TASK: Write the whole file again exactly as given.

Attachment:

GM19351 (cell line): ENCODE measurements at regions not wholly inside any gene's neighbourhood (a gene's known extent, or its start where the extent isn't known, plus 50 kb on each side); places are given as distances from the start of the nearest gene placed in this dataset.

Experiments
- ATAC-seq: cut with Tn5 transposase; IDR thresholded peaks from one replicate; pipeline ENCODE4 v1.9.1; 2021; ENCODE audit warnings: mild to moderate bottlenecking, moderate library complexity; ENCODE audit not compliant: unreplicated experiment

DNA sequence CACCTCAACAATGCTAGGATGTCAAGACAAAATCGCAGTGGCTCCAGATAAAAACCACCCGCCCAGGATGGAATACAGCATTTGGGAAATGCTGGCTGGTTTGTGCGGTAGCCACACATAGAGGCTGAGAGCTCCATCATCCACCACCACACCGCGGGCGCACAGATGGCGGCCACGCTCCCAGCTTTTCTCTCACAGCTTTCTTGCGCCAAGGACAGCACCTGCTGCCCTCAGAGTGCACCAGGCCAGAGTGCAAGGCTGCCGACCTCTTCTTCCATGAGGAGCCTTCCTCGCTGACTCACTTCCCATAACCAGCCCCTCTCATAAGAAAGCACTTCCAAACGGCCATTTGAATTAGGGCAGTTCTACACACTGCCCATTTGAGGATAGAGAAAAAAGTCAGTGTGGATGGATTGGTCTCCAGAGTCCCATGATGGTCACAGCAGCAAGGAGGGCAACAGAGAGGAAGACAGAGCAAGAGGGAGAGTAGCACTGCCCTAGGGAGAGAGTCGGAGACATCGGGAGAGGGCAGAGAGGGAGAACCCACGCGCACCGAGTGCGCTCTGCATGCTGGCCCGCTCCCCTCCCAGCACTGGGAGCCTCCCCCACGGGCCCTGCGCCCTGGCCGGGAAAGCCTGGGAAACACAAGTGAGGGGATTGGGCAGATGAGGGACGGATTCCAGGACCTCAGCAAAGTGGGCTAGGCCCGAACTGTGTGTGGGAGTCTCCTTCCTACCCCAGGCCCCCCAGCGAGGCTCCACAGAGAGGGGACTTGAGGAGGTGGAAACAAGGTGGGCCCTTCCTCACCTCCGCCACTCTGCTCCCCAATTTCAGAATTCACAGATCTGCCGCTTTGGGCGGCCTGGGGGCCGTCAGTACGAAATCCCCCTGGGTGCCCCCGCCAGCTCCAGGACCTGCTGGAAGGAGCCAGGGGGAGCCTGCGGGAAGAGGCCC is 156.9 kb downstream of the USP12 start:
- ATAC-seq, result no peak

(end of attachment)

GM19351 (cell line): ENCODE measurements at regions not wholly inside any gene's neighbourhood (a gene's known extent, or its start where the extent isn't known, plus 50 kb on each side); places are given as distances from the start of the nearest gene placed in this dataset.

Experiments
- ATAC-seq: cut with Tn5 transposase; IDR thresholded peaks from one replicate; pipeline ENCODE4 v1.9.1; 2021; ENCODE audit warnings: mild to moderate bottlenecking, moderate library complexity; ENCODE audit not compliant: unreplicated experiment

DNA sequence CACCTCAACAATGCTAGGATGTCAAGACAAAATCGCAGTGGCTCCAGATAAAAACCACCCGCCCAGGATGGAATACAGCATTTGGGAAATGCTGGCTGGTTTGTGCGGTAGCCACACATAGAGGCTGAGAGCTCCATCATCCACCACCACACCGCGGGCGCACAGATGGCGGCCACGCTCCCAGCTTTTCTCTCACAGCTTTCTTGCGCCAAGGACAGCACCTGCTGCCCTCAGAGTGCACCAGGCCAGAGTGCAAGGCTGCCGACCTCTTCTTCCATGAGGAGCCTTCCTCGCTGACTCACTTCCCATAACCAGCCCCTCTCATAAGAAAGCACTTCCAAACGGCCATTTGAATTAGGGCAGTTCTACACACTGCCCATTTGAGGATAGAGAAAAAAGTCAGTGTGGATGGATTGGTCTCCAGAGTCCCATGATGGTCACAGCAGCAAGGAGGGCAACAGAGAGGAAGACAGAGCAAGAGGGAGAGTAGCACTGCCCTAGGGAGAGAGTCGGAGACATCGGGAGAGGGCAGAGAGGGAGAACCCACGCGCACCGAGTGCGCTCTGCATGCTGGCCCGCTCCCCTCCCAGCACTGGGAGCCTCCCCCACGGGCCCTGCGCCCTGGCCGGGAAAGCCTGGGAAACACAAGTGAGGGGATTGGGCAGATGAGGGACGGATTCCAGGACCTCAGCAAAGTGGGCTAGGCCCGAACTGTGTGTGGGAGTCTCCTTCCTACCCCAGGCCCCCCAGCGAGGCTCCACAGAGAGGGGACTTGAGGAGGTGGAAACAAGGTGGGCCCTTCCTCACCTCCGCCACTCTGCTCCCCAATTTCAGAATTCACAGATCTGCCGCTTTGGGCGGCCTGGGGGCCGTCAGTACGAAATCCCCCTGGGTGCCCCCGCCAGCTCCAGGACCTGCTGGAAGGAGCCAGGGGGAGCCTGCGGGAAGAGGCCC is 156.9 kb downstream of the USP12 start:
- ATAC-seq, result no peak